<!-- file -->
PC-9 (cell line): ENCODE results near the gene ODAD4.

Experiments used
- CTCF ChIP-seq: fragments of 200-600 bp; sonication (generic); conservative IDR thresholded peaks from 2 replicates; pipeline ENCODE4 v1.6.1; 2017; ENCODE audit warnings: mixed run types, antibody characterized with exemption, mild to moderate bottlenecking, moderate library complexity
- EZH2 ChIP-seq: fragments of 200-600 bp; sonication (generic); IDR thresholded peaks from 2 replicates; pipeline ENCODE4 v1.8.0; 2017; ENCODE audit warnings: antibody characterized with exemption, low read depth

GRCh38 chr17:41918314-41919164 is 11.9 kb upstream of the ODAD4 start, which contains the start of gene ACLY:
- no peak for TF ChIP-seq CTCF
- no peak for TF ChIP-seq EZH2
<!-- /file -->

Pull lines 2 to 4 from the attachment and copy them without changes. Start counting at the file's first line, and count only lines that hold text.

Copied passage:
Experiments used
- CTCF ChIP-seq: fragments of 200-600 bp; sonication (generic); conservative IDR thresholded peaks from 2 replicates; pipeline ENCODE4 v1.6.1; 2017; ENCODE audit warnings: mixed run types, antibody characterized with exemption, mild to moderate bottlenecking, moderate library complexity
- EZH2 ChIP-seq: fragments of 200-600 bp; sonication (generic); IDR thresholded peaks from 2 replicates; pipeline ENCODE4 v1.8.0; 2017; ENCODE audit warnings: antibody characterized with exemption, low read depth